St. Valentine

When so many of our holidays seem to be created by Hallmark to sell cards, this one goes back to ancient times to a celebration of Juno, the patroness of marriage and women. Her special day was February 14. So there was a pagan festival early on concerned with love. As the Christian religion took hold in Europe, the church officials wanted to do away with the pagan aspects of the festival. They gave the day a saint’s name. According to the History Channel this is why they chose St. Valentine.

“One legend contends that Valentine was a priest who served during the third century in Rome. When Emperor Claudius II decided that single men made better soldiers than those with wives and families, he outlawed marriage for young men — his crop of potential soldiers. Valentine, realizing the injustice of the decree, defied Claudius and continued to perform marriages for young lovers in secret. When Valentine’s actions were discovered, Claudius ordered that he be put to death.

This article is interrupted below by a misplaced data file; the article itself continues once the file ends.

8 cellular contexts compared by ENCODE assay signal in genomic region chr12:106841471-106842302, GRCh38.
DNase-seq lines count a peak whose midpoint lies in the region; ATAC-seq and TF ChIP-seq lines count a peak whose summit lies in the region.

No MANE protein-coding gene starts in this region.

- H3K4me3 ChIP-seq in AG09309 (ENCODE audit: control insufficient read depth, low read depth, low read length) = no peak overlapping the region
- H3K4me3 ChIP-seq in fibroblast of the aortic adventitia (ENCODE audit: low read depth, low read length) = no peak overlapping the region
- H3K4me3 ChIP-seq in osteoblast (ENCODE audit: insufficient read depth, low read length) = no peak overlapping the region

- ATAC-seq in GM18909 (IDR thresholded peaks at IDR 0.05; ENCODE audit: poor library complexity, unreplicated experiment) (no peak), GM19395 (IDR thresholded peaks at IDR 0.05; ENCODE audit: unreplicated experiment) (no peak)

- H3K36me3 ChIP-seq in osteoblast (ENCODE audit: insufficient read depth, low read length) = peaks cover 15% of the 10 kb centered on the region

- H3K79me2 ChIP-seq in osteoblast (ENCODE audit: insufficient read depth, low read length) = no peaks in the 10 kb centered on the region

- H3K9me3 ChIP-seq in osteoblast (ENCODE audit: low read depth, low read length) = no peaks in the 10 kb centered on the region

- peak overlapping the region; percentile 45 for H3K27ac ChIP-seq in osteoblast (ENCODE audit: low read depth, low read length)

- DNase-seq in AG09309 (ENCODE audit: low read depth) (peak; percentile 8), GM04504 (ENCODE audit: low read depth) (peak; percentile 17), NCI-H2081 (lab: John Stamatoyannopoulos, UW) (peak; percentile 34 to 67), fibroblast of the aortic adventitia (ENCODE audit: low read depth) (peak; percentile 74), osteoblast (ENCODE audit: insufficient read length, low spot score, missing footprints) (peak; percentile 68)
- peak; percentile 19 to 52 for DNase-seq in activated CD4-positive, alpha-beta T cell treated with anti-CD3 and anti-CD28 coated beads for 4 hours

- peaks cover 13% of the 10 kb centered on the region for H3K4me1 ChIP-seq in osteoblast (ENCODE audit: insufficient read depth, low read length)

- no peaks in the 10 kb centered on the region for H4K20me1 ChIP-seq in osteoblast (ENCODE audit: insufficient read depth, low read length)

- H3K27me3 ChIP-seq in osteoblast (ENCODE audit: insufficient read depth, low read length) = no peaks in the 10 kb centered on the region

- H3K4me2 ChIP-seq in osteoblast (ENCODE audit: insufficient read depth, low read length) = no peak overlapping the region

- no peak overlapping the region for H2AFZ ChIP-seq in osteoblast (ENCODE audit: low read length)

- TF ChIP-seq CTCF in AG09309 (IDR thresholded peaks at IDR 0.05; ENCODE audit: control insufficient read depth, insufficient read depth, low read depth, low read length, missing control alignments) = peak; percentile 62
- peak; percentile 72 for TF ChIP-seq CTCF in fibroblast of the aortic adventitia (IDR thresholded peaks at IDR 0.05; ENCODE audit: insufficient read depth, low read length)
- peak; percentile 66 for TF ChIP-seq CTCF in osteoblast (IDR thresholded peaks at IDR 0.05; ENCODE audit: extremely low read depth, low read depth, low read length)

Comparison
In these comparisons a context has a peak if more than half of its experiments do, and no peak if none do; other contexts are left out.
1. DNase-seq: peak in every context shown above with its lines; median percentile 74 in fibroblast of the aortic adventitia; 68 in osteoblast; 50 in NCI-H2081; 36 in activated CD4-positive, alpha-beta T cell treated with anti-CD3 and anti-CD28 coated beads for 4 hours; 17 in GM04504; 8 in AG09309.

According to one legend, Valentine actually sent the first ‘valentine’ greeting himself. While in prison, it is believed that Valentine fell in love with a young girl — who may have been his jailor’s daughter — who visited him during his confinement. Before his death, it is alleged that he wrote her a letter, which he signed ‘From your Valentine,’ an expression that is still in use today.”

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